Jared Kushner, who has no foreign policy experience, is Trump's foreign policy power broker

Being the president's son-in-law apparently counts for more than actually having an official government post

By Matthew Rozsa
March 1, 2017 1:17AM (UTC)
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(AP Photo/Mark Tenally)

After reports that both Secretary of State Rex Tillerson and Secretary of Homeland Security John Kelly have been sidelined in President Donald Trump's foreign policy-making, it is now coming out that the real power in the Oval Office may be th president's son-in-law, Jared Kushner.

Kushner joined Tillerson during a meeting with Mexican foreign minister Luis Videgaray, when Tillerson discussed his plans for a trip to Mexico with President Trump, and before Tillerson took a trip to the German city of Bonn for a meeting of G20 leaders, according to Vanity Fair. Last weekend, Tillerson dined outside of the security perimeter while Trump ate his meal with Kushner, and Kushner was regularly seen "hovering over the shoulder of Tillerson" like a "shadow secretary of state."


Kushner's influence is so great, and Tillerson's by comparison so minimal, that the Secretary of State didn't even find out that Trump was reconsidering his position on a two-state solution in the Israeli-Palestinian crisis until a press conference in which Netanyahu mentioned both Trump and Kushner.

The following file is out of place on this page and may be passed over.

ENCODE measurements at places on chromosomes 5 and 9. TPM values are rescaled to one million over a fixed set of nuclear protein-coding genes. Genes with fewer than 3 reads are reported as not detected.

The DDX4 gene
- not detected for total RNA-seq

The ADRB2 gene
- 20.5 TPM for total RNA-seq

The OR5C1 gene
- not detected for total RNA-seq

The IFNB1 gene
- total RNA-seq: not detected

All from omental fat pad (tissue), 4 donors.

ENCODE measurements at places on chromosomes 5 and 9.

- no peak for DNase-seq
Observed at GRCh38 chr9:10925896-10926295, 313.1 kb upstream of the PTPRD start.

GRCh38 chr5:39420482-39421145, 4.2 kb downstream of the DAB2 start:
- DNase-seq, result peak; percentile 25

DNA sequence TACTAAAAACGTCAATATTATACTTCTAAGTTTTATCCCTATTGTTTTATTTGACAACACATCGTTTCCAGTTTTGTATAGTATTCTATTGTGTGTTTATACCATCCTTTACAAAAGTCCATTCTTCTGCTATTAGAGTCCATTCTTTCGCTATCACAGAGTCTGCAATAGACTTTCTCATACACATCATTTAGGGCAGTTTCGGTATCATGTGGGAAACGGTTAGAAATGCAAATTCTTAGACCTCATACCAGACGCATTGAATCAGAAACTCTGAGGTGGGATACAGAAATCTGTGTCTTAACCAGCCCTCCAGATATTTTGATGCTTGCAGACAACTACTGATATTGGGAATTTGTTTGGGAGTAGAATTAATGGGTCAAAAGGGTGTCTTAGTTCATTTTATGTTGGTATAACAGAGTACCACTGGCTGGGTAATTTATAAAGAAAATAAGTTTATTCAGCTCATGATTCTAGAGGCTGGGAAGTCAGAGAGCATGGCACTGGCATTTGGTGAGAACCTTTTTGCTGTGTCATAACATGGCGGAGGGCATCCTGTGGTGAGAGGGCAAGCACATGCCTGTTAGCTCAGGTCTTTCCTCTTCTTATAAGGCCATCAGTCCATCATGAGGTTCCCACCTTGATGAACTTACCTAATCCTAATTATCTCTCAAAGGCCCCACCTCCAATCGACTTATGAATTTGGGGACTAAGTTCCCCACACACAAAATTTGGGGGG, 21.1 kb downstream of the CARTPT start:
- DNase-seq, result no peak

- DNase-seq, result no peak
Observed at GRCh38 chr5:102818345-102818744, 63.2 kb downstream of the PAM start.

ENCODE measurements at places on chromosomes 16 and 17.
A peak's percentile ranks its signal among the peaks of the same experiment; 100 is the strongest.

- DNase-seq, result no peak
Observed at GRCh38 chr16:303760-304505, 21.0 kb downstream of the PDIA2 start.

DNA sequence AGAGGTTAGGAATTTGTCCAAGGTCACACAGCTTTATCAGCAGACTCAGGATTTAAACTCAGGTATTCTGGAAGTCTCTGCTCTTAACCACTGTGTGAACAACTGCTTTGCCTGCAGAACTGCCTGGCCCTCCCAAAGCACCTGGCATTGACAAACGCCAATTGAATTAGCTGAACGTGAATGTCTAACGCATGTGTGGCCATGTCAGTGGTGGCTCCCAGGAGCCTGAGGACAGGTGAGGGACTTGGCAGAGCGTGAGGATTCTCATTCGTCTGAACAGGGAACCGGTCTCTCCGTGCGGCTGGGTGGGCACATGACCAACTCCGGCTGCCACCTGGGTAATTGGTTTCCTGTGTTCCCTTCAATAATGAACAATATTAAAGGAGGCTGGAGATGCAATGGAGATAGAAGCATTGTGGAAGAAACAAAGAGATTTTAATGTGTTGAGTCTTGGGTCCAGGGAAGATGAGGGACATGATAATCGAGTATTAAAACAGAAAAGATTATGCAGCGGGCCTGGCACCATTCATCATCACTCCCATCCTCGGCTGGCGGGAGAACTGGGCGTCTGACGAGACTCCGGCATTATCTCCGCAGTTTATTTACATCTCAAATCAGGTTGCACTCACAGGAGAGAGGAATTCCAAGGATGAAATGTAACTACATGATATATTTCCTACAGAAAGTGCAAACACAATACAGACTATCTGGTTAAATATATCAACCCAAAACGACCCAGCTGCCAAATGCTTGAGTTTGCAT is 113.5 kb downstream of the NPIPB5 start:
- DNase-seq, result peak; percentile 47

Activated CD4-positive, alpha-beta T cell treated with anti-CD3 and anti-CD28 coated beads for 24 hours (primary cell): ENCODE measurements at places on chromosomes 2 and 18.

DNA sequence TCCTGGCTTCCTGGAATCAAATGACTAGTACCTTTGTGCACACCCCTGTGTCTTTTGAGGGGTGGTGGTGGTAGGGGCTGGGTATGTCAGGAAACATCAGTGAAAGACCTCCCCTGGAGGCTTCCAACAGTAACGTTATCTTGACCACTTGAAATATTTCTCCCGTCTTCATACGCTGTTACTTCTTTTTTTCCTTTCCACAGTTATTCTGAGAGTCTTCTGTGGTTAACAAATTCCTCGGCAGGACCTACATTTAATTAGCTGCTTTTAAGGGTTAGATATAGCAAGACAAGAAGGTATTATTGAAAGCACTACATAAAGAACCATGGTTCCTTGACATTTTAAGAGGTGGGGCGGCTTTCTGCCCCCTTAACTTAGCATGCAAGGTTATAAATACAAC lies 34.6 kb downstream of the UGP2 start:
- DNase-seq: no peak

This isn't to say that members of Trump's administration are displeased with Kushner's growing influence.

"The source close to the situation said that Kushner, Tillerson, Mattis, and John Kelly are all working together as a team, and instead of seeing Kushner as a rival secretary of state, they view him as a honest broker between the president, foreign leaders, and Cabinet secretaries," Vanity Fair noted. The article also reported its source saying that Kushner "talks constantly" with Secretary of Defense James Mattis.


Before becoming a presidential adviser, Kushner's career background was in real estate. He also owned The New York Observer. He had no previous experience in developing foreign policy.

Matthew Rozsa

Matthew Rozsa is a staff writer for Salon. He holds an MA in History from Rutgers University-Newark and is ABD in his PhD program in History at Lehigh University. His work has appeared in Mic, Quartz and MSNBC.

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Donald Trump Jared Kushner John Kelly Rex Tillerson